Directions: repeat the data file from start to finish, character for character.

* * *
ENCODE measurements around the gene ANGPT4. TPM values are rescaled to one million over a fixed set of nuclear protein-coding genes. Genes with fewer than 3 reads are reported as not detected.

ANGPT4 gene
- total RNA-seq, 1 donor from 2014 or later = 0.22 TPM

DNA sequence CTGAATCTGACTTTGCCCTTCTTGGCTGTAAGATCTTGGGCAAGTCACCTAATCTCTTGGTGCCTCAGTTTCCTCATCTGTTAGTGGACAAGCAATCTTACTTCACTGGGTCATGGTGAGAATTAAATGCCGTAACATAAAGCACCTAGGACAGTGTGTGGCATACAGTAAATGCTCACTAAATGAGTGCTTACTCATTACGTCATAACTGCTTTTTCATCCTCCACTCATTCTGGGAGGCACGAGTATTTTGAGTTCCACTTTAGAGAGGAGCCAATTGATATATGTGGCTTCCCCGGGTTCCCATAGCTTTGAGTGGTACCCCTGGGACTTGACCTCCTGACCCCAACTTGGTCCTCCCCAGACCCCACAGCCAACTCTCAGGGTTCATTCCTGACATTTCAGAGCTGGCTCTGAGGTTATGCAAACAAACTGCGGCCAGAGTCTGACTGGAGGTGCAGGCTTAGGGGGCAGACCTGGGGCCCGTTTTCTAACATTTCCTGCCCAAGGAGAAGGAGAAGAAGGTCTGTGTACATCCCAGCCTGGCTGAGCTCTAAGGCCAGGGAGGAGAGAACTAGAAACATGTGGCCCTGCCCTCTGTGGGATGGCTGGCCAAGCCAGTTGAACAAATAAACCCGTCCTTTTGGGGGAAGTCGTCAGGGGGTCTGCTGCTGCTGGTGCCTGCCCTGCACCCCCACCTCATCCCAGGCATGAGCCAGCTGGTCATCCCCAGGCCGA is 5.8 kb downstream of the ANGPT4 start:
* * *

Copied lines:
ENCODE measurements around the gene ANGPT4. TPM values are rescaled to one million over a fixed set of nuclear protein-coding genes. Genes with fewer than 3 reads are reported as not detected.

ANGPT4 gene
- total RNA-seq, 1 donor from 2014 or later = 0.22 TPM

DNA sequence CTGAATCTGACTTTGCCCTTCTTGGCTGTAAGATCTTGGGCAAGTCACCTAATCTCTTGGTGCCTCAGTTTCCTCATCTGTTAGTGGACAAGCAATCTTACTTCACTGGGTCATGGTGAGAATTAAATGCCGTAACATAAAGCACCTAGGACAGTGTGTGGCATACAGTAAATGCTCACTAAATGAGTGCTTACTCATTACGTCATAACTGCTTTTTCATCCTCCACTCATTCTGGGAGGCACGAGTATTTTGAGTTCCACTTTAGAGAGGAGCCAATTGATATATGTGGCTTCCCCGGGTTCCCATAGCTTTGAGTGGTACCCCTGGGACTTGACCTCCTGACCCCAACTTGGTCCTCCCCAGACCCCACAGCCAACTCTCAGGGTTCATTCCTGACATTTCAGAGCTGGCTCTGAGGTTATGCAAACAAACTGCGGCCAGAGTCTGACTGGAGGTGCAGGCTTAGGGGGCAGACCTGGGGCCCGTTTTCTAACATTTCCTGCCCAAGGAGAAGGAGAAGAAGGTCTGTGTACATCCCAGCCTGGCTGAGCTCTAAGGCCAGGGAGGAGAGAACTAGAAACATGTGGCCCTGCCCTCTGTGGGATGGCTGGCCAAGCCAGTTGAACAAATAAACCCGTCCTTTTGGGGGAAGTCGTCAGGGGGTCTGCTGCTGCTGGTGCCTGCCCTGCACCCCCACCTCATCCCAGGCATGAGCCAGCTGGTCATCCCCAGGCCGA is 5.8 kb downstream of the ANGPT4 start: